The Public Image

The news can make you feel old. Last week's paper ran big headlines about the reborn Tourism and Sport's Corp.'s exciting new name, the Knoxville Convention and Visitors Bureau. It seemed a pretty good idea; as much as we all love sports, that word just seemed odd to throw the whole concept off balance. As if we'd called it Knoxville Tourism and Nachos Corp. And also, maybe it's just me, but Corp. always sounded, forgive me for saying so, rather corporate. The new name may fix all that. But it's not new. For the first several years I wrote this column, they were called the Convention and Visitors Bureau. The new name's the old name. I think I can remember the excitement elicited the last time it was announced as the new name.

And for the last several weeks we've read stories about the introduction of pedicabs, these bicycle-powered rickshaws, to Knoxville. They're fun and unusual, and I hope they work out. But they're not new, either. As I'm sure you remember, 30 years ago this summer, they were everywhere downtown. There was a World's Fair on, and young men were pumping the vehicles, toting their usually meatier passengers up downtown streets. I found I could walk a good deal faster, especially going up the hill from Henley on Clinch and Church, but slowed down just to make them feel better. There had been talk then of making them permanent, but the word I heard then was that Knoxville was just too hilly to make pedicabs practical.

There are more flat-route attractions these days, and maybe glutes work better than they used to.


If you haven't lately, have a look at the Kern Building, at 1 Market Square. Its developers have done an admirable job of rehabbing the front of one of the most historically interesting buildings in town. They've taken pains to restore the textured translucent glass squares you see in late 19th-century buildings.

It looks more like a 19th century building than any building has since the 19th century.


Scotty Mayfield startled some East Tennesseans when he made a TV commercial about his running for Congress. His 3rd District is the long, skinny stretch that includes Chattanooga, and Anderson County, and now, suddenly, part of West Knox. Scotty Mayfield has been the friendly face of East Tennessee's best-known dairy for years, touting his favorite ice cream for the kids. He's our Mr. Rogers, our Captain Kangaroo.

Then suddenly here he is again, the same friendly guy in the same bow tie, saying, "I'll fight the Obama-Pelosi liberals."

I don't know whether he notices it so much in McMinn County, but not all Tennesseans are so intent on fighting the Obama-Pelosi liberals. In fact, if Mayfield's customer base is anything like the state of Tennessee in 2008, about 42 percent of people who buy Mayfield ice cream may well be Obama-Pelosi liberals, themselves.

You have to admire the sincerity of his animosity. A successful politician can afford to alienate 42 percent. If a politician has at least 51 percent, he's just fine; he can ignore the big minority, and has no need to be polite. It's not as clear that a successful dairyman can do the same. If by saying he wants to "fight" liberals, does Mayfield still want those liberals to buy Mayfield milk and ice cream? Should he carry his fight to the freezer section?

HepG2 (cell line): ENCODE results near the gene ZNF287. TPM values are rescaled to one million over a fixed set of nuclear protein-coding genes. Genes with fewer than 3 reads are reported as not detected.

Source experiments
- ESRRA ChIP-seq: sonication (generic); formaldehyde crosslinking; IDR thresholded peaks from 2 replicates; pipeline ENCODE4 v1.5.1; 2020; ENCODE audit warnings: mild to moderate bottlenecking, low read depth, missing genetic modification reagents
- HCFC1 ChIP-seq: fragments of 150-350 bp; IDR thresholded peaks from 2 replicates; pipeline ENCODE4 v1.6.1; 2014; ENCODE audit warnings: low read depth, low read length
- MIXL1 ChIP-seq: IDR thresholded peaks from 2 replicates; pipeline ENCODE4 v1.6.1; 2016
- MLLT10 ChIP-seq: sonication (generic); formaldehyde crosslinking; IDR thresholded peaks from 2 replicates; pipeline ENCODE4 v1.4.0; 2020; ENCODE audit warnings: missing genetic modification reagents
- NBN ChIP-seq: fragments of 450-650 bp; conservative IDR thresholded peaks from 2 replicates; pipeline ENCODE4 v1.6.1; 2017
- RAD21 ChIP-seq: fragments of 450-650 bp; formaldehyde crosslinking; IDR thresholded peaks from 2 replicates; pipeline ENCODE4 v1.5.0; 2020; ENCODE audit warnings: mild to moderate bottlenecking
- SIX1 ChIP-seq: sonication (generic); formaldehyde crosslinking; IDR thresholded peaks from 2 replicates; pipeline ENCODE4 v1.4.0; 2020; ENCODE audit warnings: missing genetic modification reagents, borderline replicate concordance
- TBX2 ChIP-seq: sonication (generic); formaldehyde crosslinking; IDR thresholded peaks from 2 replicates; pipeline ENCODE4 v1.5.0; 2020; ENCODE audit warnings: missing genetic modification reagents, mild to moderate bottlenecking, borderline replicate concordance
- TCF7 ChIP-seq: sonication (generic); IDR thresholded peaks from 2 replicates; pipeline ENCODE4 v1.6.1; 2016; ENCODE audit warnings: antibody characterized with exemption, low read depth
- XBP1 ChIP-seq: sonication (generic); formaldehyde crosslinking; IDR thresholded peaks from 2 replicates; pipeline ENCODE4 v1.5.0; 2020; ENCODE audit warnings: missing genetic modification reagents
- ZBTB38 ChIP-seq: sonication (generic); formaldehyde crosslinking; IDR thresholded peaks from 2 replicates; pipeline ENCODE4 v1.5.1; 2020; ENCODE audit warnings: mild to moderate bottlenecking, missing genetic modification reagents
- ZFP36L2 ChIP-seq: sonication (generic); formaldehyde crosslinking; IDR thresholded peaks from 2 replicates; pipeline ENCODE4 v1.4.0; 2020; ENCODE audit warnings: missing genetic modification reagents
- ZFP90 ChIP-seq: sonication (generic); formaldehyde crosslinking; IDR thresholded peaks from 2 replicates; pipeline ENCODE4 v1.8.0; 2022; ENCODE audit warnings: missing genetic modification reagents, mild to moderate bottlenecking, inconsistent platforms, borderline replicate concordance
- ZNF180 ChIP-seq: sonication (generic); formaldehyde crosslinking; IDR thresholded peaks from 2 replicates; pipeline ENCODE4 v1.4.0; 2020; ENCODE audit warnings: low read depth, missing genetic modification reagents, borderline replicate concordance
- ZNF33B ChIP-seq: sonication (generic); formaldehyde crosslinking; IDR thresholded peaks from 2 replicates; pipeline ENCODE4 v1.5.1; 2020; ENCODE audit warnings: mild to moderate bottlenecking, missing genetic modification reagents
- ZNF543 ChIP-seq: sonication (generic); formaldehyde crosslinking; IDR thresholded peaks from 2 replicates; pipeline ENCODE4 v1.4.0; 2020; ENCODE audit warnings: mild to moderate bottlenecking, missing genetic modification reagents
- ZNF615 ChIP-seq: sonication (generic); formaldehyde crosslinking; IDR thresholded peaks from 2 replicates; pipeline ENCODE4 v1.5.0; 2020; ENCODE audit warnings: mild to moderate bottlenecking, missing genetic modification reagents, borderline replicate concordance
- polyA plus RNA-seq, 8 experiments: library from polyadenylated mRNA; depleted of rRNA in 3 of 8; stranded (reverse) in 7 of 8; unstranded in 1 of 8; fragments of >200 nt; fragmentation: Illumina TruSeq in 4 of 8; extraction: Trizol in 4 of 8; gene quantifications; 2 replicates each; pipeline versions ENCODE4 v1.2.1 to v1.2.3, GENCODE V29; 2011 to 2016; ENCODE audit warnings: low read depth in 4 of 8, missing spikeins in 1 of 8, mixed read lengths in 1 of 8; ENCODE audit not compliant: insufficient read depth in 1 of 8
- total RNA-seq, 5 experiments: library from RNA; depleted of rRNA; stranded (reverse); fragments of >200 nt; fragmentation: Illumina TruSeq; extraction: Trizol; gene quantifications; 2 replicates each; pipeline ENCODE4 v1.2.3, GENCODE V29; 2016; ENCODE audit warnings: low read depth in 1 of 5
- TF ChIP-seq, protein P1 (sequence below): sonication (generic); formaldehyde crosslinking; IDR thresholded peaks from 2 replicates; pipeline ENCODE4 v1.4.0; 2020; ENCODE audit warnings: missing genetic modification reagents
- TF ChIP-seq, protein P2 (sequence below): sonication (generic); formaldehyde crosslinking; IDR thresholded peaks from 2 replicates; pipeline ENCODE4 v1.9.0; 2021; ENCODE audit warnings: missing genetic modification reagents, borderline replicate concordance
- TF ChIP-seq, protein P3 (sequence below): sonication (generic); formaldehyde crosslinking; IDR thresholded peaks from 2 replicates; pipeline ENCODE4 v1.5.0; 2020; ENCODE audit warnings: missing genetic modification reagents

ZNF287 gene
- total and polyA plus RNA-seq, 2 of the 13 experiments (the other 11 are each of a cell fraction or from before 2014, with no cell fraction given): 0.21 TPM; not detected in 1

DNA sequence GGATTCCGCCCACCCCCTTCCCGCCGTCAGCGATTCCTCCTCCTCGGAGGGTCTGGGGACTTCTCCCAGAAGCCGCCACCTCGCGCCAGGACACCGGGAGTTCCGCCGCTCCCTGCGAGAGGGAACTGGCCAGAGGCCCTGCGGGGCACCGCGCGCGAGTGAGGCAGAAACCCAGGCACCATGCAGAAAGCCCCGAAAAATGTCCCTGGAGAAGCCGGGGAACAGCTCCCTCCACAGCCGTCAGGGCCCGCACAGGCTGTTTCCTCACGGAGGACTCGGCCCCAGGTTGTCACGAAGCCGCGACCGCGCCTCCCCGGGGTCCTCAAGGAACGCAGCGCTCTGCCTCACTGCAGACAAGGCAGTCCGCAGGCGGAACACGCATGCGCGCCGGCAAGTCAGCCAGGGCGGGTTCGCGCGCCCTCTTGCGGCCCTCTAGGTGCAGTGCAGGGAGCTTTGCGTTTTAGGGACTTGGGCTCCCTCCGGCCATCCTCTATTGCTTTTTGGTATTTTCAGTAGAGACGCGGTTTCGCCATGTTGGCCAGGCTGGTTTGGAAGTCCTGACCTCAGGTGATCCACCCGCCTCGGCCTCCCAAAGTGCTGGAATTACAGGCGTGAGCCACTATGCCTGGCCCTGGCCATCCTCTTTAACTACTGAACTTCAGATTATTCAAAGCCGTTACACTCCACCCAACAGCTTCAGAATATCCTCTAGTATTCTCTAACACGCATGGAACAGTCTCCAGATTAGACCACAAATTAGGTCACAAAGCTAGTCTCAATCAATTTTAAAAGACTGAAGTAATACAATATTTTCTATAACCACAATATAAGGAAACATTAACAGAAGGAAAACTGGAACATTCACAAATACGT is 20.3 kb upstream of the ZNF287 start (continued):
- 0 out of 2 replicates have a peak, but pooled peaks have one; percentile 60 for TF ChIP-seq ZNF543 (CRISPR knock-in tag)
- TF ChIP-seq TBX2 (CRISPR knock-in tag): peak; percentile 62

It's an interesting question. But as it happens, Mayfield himself may not need to care much about Mayfield's profits. He's the familiar face of his great-granddaddy's old company, but back in 1990, before he became its titular president, the Mayfield family sold their dairy business to a Texas-based corporation called Dean Foods.


The West family of Preservation Pub and Earth to Old City has been promoting T-shirts, knit caps, underpants, bumper stickers, and coozies emblazoned with the challenge, "Keep Knoxville Scruffy."

It's rubbed some folks the wrong way. One prominent reader has complained to me about it, and at least one tourist-oriented gift shop has declined to carry them.

There are not many adjectives that belong more to Knoxville than to any other city in the world, but "scruffy" is one.

The Wall Street Journal's dismissive assessment from 1980 is not one of the worst 20 things ever published about Knoxville. If you read it in context, of course, it was never meant as any sort of endearing compliment. And it's hard to blame the writer, Susan Harrigan. What was there to like about Knoxville in 1980? Downtown seemed to have transformed decidedly into a second-rate office park, 1890s buildings covered with 1960s modernist siding, then boarded up with 1970s plywood. The riverfront was a muddy bank, the Old City didn't exist as such, and Market Square, its 1960 modernist concrete going gray, aspired to be a TVA lunch plaza. The rest of public Knoxville looked like a big interstate exit, stubbornly, almost proudly ordinary.

Some who remember Knoxville in 1980 is perplexed by this celebration of a deserved insult, but if you look around, I think we've taken our inherent scruffiness and begun to do something interesting with it.

Granted, Knoxville can seem less scruffy today, but you can still see it around the edges. It may get better, but like chicken pox, it'll always be there under the surface. I think we can live with it.

Scruffy's not all bad. A lot of great Americans were pretty scruffy: Lincoln, Whitman, Hemingway, Guthrie, Einstein, Twain. Scruffy means you're complex and distracted beyond the pale of ordinary daily hygiene.

And owning up to our scruff clues people off that we know what we look like. It might be worse if visitors had the impression that we thought we were Barcelona or Dubai or Nashville or somewhere. It's better not to hide it, let folks know about it up front.

"Keep Knoxville Scruffy" is a way to say, "We know, we know. But we're okay with it."